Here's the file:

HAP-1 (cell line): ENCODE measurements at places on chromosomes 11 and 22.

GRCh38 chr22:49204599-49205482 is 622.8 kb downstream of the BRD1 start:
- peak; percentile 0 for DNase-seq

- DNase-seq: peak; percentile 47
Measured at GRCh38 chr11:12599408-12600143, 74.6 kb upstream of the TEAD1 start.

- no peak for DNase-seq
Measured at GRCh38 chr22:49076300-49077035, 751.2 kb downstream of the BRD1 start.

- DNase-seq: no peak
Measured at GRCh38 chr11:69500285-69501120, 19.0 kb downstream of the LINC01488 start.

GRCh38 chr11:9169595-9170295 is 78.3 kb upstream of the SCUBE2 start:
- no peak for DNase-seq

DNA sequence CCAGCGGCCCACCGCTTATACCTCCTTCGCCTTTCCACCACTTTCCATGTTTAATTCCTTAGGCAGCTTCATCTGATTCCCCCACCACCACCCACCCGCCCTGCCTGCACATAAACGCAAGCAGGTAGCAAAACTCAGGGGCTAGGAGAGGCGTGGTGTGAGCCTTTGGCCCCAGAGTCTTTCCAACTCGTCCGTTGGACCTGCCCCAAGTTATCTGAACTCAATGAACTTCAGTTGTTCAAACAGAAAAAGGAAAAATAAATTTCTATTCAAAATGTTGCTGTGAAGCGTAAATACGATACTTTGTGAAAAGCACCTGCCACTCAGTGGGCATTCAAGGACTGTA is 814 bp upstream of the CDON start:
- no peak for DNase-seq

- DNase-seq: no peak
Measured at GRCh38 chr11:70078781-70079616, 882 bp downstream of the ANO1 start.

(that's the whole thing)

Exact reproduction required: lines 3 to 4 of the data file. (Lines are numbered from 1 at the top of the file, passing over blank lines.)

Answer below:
- peak; percentile 0 for DNase-seq

- DNase-seq: peak; percentile 47